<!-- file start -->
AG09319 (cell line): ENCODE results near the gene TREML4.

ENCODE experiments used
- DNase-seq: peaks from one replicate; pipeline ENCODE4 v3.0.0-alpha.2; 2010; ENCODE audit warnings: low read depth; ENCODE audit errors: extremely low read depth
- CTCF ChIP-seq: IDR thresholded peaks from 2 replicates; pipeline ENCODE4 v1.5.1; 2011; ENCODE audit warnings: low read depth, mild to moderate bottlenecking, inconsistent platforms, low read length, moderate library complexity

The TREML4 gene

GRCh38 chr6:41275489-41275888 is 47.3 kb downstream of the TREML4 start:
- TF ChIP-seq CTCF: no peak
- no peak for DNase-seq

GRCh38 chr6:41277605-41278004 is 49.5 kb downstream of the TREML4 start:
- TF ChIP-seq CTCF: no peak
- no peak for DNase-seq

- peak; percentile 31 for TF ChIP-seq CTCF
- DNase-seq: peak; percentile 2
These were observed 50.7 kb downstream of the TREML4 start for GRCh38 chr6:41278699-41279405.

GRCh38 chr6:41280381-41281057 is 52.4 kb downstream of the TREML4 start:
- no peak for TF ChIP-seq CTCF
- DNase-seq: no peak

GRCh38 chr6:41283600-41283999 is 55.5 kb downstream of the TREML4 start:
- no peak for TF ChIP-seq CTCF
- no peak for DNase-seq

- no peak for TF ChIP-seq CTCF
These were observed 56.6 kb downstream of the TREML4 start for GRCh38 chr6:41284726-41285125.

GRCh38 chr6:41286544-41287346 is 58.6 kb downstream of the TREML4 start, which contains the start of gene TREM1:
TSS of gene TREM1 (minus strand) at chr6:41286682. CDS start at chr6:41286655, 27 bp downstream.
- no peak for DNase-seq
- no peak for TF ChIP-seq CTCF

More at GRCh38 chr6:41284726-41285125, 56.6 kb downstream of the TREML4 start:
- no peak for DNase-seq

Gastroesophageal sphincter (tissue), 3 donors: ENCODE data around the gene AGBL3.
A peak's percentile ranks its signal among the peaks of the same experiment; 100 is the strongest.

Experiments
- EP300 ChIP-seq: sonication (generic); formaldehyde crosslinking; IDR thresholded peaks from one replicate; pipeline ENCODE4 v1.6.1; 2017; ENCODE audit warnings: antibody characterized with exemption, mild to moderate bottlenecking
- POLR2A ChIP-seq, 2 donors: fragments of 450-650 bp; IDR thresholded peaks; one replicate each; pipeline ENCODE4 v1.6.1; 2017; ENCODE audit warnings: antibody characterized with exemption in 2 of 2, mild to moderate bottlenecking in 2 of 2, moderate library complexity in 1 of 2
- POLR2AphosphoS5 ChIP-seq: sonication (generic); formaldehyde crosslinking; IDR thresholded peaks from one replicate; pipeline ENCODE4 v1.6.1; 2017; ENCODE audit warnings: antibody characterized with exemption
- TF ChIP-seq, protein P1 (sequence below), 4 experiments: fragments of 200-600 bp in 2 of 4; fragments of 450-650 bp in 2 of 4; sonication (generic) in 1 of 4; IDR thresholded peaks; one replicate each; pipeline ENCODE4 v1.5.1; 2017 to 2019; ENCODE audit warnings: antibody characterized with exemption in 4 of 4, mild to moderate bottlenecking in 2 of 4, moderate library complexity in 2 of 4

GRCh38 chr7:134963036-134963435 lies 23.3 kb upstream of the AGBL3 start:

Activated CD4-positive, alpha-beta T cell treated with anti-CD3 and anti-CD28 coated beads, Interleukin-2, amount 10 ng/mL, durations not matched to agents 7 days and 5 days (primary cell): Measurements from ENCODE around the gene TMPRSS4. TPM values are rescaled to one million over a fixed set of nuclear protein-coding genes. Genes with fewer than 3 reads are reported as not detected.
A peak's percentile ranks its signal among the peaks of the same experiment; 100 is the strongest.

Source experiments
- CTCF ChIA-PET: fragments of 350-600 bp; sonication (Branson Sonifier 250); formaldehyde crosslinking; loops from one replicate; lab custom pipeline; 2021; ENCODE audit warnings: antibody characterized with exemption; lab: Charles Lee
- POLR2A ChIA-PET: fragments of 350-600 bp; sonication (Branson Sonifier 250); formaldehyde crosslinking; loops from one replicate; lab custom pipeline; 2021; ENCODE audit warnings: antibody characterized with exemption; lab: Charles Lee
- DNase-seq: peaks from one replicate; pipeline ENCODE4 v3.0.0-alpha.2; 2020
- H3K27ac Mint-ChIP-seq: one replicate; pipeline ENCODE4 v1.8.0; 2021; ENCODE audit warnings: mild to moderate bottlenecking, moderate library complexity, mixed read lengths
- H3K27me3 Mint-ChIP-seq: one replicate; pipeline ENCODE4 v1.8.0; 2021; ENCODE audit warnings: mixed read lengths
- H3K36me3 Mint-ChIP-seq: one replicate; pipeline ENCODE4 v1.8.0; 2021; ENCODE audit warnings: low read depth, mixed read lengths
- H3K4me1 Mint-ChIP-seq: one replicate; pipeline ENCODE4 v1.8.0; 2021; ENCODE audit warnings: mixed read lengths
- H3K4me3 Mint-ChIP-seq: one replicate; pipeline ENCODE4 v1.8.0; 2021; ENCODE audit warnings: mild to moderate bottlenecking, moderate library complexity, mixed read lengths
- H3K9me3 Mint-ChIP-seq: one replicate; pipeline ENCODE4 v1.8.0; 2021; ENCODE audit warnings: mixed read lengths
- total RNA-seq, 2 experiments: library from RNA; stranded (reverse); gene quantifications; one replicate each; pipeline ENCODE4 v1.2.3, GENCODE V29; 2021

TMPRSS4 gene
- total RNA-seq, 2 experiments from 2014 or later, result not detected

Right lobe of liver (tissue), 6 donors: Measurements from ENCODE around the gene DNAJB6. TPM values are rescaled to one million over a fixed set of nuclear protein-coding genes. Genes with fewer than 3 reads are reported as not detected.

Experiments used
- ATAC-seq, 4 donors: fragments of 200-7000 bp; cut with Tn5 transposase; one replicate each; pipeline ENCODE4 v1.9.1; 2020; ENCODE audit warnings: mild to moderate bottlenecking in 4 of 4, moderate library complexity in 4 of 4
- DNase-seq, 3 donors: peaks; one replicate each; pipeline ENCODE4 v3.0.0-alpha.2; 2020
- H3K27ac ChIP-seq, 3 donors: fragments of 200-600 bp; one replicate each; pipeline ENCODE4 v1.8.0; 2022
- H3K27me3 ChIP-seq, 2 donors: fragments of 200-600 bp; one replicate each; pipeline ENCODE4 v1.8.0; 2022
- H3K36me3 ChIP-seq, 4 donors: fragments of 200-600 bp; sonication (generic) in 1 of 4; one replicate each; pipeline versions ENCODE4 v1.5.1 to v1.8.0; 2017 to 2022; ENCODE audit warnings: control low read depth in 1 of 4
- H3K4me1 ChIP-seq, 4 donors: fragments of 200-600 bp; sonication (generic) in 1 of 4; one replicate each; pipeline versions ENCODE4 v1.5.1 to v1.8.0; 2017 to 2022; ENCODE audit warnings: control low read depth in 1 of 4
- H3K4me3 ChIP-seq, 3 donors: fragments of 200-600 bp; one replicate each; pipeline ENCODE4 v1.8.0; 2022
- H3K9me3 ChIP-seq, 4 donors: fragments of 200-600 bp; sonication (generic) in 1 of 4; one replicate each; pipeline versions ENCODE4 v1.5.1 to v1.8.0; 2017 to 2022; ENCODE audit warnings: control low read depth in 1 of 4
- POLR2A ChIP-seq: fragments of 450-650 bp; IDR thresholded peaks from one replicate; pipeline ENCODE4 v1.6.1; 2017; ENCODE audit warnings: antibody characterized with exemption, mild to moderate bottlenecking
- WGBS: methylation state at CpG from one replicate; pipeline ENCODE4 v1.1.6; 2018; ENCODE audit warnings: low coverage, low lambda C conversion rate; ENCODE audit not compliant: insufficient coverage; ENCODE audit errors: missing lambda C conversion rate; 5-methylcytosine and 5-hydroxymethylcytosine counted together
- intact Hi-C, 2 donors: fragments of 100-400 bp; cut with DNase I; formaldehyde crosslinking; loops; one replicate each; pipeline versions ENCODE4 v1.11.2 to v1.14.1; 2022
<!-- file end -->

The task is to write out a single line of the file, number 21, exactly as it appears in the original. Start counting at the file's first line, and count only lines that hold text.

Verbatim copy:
- no peak for TF ChIP-seq CTCF